Wednesday, July 14, 2010

Whither Euro?

Anatole Kaletsky's comments hidden behind the Time's paywall today are depressing but oh so likley. The fact is that the political will within the EU has no intention of lettuingthe financial crisis ringdown the Euro, and the only other option is, as Kaletsky puts it fundamentally undemocratic.
"Voters must not be asked to give their verdict directly on the euro programme. Even assuming substantial fiscal convergence, German taxpayers will never vote for their money to be spent on supporting Greece, Portugal and Spain.
But luckily for the euro's survival, German voters will never be asked this question. The construction of a federal Europe has never relied on democratic support, merely on acquiescence and the force of habit. The creation of a viable single currency, backed by a European federal budget, will merely be the next stage of this non-democratic process."
Some straws in the wind that back up this dismal prognostication can be found today,
The outgoing Spanish EU Presidency will be remembered for overseeing the first steps towards a ''necessary and absolutely essential'' evolution from monetary union to economic union, Rafael Dezcallar de Mazarredo, Spanish ambassador to Berlin
He then points out the only problem with this is democracy,
However, he noted the lack of political discourse accompanying the proposals and acknowledged that a huge obstacle to achieving economic union remains – member state governments thinking in national terms.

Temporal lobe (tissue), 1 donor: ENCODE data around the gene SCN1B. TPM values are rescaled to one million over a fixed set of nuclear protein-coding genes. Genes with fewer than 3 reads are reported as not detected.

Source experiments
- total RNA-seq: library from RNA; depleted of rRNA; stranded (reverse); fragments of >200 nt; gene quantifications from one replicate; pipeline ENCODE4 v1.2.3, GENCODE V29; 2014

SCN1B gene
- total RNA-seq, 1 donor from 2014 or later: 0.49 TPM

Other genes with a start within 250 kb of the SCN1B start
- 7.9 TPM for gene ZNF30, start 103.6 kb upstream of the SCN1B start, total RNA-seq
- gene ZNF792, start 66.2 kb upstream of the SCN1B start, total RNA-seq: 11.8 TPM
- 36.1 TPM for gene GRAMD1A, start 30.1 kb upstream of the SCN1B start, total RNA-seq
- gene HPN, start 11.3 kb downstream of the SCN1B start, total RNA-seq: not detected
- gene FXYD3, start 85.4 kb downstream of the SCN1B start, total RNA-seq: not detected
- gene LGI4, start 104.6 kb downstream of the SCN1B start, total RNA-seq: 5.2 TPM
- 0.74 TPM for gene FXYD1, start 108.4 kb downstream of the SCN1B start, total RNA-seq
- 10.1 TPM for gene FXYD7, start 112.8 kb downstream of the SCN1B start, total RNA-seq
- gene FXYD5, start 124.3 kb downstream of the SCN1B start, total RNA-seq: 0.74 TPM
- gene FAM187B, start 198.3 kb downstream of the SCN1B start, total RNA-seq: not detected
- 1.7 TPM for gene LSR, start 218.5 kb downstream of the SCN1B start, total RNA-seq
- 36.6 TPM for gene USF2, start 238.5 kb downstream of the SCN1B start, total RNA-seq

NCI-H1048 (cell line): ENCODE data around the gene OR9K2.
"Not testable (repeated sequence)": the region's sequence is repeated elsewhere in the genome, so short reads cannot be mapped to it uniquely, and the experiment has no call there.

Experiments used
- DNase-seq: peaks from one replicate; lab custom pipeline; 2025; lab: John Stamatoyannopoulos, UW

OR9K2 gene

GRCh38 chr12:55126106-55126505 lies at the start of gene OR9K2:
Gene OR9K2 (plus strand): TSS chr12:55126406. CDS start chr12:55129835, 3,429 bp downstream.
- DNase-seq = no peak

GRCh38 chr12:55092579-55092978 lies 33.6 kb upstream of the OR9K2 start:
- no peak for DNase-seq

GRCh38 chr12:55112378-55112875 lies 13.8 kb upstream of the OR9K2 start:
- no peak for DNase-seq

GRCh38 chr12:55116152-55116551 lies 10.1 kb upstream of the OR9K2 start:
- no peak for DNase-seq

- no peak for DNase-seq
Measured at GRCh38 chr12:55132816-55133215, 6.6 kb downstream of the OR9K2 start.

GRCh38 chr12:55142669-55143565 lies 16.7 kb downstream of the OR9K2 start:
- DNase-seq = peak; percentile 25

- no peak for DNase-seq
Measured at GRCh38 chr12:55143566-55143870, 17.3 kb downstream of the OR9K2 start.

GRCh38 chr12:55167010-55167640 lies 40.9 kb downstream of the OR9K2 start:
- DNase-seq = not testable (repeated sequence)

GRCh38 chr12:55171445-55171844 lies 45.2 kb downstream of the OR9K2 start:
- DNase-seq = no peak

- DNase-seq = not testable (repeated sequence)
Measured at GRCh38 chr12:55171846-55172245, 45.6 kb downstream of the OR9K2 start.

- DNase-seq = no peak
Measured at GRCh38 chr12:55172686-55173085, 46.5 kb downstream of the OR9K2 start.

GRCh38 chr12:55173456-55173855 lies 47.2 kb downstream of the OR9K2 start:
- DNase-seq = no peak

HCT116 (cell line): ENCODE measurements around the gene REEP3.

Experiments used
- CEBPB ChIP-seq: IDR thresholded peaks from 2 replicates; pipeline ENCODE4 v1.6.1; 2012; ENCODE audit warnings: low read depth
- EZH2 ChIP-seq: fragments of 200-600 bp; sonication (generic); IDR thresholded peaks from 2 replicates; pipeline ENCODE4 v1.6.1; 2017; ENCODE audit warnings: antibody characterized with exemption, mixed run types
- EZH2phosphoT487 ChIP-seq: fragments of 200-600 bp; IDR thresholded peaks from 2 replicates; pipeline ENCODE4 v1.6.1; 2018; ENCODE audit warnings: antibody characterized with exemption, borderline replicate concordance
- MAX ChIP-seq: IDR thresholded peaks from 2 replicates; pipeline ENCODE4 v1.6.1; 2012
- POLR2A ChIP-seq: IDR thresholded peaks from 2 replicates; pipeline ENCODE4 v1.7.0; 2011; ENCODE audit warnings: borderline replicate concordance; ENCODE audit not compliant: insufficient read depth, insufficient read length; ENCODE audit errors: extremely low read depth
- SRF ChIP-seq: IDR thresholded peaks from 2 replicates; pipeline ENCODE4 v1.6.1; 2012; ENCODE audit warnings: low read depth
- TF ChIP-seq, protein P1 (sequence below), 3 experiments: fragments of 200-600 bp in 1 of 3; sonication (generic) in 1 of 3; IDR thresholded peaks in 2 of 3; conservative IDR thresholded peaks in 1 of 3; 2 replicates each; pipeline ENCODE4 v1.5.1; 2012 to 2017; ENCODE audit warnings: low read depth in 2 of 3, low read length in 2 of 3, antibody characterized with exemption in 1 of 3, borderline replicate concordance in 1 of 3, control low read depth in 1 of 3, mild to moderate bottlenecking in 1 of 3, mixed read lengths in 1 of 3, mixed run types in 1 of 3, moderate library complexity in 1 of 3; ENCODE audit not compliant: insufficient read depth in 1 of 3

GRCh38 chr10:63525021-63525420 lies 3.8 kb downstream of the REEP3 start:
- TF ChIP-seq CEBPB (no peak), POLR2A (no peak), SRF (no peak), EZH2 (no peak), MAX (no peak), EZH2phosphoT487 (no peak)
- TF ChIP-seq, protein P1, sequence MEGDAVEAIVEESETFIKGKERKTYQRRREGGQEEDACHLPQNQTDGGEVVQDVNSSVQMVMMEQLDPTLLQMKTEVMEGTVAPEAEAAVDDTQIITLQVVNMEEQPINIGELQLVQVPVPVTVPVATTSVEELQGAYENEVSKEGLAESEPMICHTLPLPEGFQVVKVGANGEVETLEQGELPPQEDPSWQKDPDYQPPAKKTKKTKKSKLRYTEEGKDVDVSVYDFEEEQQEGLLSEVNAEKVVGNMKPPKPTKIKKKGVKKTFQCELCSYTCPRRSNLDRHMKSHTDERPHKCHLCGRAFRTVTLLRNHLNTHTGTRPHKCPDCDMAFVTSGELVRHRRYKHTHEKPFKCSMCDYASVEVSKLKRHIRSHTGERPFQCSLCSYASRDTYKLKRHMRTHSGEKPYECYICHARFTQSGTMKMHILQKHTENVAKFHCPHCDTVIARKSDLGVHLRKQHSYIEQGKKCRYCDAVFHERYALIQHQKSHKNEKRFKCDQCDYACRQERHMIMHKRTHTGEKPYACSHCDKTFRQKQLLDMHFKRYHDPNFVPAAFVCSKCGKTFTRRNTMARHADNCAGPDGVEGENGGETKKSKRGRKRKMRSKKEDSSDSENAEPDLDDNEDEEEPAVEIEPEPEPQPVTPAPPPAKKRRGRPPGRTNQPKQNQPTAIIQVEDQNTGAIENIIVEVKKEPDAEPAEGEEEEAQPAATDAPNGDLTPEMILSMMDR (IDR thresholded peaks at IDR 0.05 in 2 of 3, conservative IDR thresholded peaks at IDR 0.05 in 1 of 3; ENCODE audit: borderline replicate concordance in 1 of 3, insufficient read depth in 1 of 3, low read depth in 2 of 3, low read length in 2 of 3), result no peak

''These substantial steps are still not accompanied by a clear political discourse, a
positive political vision – not only of what Europe is avoiding by doing this, but of what it can achieve: much more solid economic performance, a better capacity to compete with other parts of the world, an awareness that our economic interests demand common answers and in the end, something which will have inevitable implications towards political integration,'' stated the ambassador.
Of course minor issues like national democracy can always be overcome, after all they always have in the past.

Then we have Angela Merkle telling us,
"The federal government is aware of Germany's role as an example in the euro area. We have an essential interest in a strong euro, because a stable currency is indispensable for citizens' trust in the social market economy,"

Make no bones about it, she and the rest of them have no intention in failing in their manifest destiny to ensure a Euro fit for Government.

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